Patrick Springer first joined the reporting staff of The Forum in 1985. He can be reached by calling 701-241-5522. Have a comment to share about a story? Letters to the editor should include author’s name, address and phone number. Generally, letters should be no longer than 250 words. All letters are subject to editing. Send to firstname.lastname@example.org
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FARGO — President Dean Bresciani delivered a pep talk to a North Dakota State University campus that is weathering steep budget cuts but has managed to accomplish "achievement despite adversity." In his eighth State of the University address, delivered on Friday, Sept. 29, as NDSU celebrates its homecoming, Bresciani focused on achievements by faculty and students, including top-tier research.
DEVILS LAKE, N.D. — Mark Hagerott, chancellor of the North Dakota University System, barely escaped an attempt by some members of the State Board of Higher Education to scrutinize his contract at a time when his office is in turmoil. In a deadlocked 4-4 vote on Thursday, Sept. 28, the board rejected a motion to hold a special meeting to discuss Hagerott's contract in light of possible litigation. Hagerott, whose management style came under criticism in a review last year, has asked for an investigation, claiming the criticism was fallout from a political controversy.
DEVILS LAKE, N.D. – The North Dakota State Board of Higher Education rejected a motion to conduct a special meeting to discuss Chancellor Mark Hagerott’s contract in light of possible litigation.
FARGO — Advocates representing a coalition of groups opposed to the latest Republican plan to overhaul the Affordable Care Act said the legislation would harm the most vulnerable North Dakotans by making health insurance too costly or impossible to obtain. The pleas to kill the measure came just hours before U.S. Sen. Mitch McConnell, R-Ky., the Senate majority leader, decided to pull the legislation because it lacked the votes to pass. U.S. Sen. John Hoeven, R-N.D., supported the legislation, while U.S. Sen. Heidi Heitkamp, D-N.D., opposed it.
FARGO—North Dakota's top election official is "puzzled" the state was targeted by hackers who tried to breach voting databases in more than 20 states. Al Jaeger, North Dakota's secretary of state, said the hacking attempt was unsuccessful. He credited security measures for thwarting it. "We understand that our election systems were targeted," Jaeger said Monday, Sept. 25. "They were not breached."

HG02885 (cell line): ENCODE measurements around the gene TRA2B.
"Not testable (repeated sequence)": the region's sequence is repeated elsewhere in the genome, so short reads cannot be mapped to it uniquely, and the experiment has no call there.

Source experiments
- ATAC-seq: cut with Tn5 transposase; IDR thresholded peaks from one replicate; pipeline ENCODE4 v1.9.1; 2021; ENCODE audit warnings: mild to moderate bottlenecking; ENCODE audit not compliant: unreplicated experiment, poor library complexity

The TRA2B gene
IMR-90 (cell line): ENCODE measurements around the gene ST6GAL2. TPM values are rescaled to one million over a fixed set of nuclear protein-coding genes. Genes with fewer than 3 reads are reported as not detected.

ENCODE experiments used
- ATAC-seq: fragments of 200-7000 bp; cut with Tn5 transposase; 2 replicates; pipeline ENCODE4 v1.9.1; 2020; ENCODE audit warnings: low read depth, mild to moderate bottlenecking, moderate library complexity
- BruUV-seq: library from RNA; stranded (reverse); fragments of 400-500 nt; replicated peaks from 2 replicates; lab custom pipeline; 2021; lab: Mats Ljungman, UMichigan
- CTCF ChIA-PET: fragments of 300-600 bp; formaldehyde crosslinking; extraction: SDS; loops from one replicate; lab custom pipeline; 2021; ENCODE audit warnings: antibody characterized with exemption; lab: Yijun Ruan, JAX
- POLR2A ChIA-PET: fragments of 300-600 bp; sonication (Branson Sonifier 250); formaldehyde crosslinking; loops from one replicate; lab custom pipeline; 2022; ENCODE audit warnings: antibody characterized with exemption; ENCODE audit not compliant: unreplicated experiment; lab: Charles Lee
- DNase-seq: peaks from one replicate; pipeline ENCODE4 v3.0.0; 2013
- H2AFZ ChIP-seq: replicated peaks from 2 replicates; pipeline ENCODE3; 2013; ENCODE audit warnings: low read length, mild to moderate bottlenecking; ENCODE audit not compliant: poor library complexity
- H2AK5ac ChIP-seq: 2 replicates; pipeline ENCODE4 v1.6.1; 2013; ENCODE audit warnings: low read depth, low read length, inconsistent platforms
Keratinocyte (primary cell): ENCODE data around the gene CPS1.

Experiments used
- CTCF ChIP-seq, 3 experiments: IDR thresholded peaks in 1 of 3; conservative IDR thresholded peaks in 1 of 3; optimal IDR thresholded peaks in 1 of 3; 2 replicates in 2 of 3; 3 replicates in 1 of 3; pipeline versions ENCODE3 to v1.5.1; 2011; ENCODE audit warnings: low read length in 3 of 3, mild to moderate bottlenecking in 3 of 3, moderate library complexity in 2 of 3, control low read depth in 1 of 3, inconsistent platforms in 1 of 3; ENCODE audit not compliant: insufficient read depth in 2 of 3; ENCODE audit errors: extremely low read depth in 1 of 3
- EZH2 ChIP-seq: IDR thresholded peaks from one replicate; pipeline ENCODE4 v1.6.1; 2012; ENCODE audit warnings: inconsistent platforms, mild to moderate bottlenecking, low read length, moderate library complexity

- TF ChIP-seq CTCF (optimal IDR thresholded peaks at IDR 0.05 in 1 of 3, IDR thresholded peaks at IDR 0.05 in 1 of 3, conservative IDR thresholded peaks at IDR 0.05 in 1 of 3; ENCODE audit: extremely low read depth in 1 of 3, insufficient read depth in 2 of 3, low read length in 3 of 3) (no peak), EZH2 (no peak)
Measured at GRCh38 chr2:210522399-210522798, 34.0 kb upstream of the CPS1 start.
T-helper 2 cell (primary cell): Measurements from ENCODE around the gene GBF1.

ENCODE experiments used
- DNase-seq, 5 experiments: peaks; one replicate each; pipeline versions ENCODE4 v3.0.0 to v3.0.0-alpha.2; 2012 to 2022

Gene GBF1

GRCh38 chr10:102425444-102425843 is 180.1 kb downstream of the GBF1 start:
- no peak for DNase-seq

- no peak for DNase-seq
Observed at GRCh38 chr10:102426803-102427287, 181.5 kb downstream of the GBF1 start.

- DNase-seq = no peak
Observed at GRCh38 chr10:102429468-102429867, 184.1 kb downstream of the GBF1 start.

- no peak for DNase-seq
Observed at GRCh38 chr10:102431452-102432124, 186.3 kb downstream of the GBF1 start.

FARGO—Never mind that Fargo-Moorhead has a population well short of 1 million. Admittedly, the metro area couldn't immediately fill 50,000 open job positions. And coming up with 500,000 square feet of available space would be a challenge. But, undaunted by those requirements, local economic development leaders are entering the sweepstakes to become Amazon's second corporate headquarters city, commonly dubbed HQ2.
FARGO—Patients at Sanford's Roger Maris Cancer Center soon will be treated by a new linear accelerator to precisely deliver radiation therapy as part of an expansion project that also includes a bigger lobby. The new linear accelerator—the third at the cancer center—will go into service Monday, Oct. 2, and Sanford will host an open house for the expansion project on Monday, Sept. 18.
FARGO — A Senate panel unanimously voted to approve the nomination of U.S. District Judge Ralph Erickson to the 8th Circuit U.S. Court of Appeals. The 20-0 vote by the Senate Judiciary Committee on Thursday, Sept. 14, means Erickson's nomination now is headed to the Senate floor, and a law professor who tracks federal judicial nominations expects Erickson will be approved soon. Erickson has served as a federal trial court judge in Fargo for 14 years and previously served almost 10 years as a county and state judge in Cass County.
FARGO—Two campsites used by prehistoric Indians for butchering animals lie in the path of the diversion channel designed to provide flood protection for Fargo-Moorhead. The U.S. Army Corps of Engineers is well aware of the sites and is hiring a firm to conduct extensive archeological studies of the locations in consultation with area American Indian tribes.
FARGO—Savanna LaFontaine-Greywind joined a large and tragic group when she left her apartment and seemed to disappear—the legion of missing persons. Eight months pregnant and 22 years old, LaFontaine-Greywind was asked by a neighbor in her apartment building for help in fitting a wedding dress. The Fargo woman never returned to her apartment that day, Saturday, Aug. 19. By the next day, Fargo Police launched an investigation and search.